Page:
For me and a lot of my friends, the way that we talk about our gender identity is more personally important than finding labels for our sexuality. Also I identify somewhere within being agender, and talking to other folks like me I’ve heard this is common, this sense of not needing to identify with a box, because we’ve never felt we belong in a category. Social media tries to distill identity into being quickly understood and palatable. This explosion of terminology and incredibly nuanced conversations–seeing that, it complicates things for a lot of people in trying to really pin themselves down somewhere, when that’s often not true in our lives. Change is the only constant. The ways in which we identify ourselves will change through time, they will become more or less specific, they will feel more or less comfortable, and that’s really only up for discussion with ourselves.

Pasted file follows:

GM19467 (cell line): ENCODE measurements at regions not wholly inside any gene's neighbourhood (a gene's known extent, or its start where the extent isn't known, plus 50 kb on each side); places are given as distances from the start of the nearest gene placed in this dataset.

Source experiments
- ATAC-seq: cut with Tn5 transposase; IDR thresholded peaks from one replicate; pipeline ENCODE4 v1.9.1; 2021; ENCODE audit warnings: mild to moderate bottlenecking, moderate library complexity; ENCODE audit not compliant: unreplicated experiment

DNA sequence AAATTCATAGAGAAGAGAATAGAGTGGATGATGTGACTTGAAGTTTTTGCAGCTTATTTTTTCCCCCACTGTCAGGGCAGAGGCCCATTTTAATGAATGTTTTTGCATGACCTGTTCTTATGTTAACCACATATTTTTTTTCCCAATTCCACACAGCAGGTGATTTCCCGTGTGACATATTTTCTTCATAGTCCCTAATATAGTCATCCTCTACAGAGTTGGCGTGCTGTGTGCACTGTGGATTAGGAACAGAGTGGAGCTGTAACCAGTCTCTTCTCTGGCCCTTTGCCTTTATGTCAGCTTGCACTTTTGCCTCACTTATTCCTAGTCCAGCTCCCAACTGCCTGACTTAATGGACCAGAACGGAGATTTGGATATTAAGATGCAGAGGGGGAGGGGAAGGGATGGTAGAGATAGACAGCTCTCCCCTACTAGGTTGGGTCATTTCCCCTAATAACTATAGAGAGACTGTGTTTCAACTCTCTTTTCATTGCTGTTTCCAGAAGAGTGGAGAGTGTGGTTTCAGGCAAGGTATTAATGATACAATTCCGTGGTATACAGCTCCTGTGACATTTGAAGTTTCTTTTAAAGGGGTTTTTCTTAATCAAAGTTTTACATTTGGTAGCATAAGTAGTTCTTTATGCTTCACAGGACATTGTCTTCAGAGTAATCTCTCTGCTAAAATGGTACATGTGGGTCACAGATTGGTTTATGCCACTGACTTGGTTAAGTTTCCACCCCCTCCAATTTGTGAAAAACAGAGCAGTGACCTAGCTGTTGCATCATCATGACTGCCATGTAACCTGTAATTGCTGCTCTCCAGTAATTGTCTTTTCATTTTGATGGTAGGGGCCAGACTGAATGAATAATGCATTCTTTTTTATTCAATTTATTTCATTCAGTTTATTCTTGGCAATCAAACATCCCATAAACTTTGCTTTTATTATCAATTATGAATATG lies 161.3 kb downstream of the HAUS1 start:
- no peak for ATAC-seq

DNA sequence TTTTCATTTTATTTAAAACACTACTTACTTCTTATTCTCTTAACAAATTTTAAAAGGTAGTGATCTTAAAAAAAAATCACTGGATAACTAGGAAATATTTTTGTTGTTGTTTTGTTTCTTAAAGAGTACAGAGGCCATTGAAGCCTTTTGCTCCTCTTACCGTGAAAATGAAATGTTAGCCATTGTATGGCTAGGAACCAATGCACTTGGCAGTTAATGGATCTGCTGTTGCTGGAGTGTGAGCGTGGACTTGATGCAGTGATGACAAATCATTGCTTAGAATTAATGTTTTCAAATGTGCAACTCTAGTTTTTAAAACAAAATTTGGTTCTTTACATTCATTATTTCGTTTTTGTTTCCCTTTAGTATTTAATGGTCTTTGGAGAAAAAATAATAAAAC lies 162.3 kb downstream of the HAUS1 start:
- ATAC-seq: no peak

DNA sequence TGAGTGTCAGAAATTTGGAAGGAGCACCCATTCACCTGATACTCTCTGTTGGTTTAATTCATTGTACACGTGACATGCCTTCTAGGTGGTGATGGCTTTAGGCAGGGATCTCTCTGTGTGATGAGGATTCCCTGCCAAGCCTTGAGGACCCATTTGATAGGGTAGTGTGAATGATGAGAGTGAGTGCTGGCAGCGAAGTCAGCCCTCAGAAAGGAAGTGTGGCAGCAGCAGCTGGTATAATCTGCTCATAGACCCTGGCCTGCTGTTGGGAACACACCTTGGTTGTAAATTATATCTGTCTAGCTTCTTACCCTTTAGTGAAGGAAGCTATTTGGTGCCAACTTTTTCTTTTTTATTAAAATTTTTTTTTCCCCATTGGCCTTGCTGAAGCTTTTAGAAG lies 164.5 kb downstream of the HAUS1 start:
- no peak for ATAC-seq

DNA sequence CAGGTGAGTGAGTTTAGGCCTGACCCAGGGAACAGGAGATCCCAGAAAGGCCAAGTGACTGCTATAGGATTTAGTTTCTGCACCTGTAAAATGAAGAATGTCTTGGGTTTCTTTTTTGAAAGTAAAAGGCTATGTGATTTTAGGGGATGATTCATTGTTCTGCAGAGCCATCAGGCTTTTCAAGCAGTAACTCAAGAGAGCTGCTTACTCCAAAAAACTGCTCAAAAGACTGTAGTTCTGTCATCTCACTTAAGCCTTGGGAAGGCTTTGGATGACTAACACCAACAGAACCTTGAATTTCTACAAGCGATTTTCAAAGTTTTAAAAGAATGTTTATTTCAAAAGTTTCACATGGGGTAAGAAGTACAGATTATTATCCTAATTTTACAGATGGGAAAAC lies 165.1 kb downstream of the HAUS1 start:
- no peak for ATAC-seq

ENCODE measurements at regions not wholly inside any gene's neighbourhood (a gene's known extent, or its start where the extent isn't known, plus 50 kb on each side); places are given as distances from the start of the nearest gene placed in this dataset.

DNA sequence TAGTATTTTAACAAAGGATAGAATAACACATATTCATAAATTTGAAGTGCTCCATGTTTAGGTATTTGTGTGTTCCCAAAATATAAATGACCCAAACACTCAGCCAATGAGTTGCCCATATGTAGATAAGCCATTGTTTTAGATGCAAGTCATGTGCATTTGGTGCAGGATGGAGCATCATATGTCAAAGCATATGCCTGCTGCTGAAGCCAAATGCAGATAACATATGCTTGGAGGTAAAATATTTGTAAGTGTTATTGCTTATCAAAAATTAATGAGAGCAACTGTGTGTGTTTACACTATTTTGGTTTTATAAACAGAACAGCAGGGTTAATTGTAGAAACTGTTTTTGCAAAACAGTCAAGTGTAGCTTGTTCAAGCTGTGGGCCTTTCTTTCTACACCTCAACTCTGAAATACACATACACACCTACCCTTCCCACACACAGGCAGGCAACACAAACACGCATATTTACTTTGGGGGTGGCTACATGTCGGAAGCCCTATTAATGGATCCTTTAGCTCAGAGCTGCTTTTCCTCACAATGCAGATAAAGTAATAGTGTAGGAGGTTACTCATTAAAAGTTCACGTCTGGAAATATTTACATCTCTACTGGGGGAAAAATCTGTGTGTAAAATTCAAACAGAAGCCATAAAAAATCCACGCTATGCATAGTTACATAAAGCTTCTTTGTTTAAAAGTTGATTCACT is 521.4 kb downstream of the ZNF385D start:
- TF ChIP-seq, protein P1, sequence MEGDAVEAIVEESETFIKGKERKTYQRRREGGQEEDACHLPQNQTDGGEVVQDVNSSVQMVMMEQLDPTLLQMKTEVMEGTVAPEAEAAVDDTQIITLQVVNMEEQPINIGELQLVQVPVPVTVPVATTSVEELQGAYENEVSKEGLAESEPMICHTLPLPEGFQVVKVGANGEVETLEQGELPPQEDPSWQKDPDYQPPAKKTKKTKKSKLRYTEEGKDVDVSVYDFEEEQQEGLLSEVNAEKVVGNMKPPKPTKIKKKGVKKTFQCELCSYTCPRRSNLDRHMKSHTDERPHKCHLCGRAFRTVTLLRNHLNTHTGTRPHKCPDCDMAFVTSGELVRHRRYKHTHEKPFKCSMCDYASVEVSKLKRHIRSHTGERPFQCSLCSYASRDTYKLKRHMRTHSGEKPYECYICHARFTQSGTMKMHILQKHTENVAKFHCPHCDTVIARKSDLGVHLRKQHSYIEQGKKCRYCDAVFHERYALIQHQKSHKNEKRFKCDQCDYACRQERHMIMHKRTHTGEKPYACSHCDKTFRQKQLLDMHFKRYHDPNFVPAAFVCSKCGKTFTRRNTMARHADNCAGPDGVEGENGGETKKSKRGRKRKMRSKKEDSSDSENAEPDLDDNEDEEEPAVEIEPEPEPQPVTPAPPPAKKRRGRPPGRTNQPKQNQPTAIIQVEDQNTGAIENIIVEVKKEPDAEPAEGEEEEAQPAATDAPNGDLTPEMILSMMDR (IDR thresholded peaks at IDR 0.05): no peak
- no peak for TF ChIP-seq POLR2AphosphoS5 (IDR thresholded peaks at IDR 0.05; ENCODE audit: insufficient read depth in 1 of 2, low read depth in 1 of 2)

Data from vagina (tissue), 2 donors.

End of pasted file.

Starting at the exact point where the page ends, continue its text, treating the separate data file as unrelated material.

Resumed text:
Finn: Because I am ostensibly running a clothing company, I do have to ask–what about clothing? What has your experience been of trying to find clothing that fits and feels like an accurate representation of self?


Glyn: For so many trans people puberty is hell. For me, I hit puberty very early in life, and I was like why can’t I wear all the little boys pants I’ve worn my whole life? Especially growing up on a farm where workwear is necessary. I was really trying to navigate identity, not really knowing how to dress in different parts of my life. Not having the terminology in my life, literally everything felt so uncomfortable. My mindset was that if I could perform femininity perfectly, it would become comfortable. I will fit in, I will have that community I want. I will be valuable, I will feel comfortable with myself, I will have all these things that I’ve been taught to want in a very heteronormative society.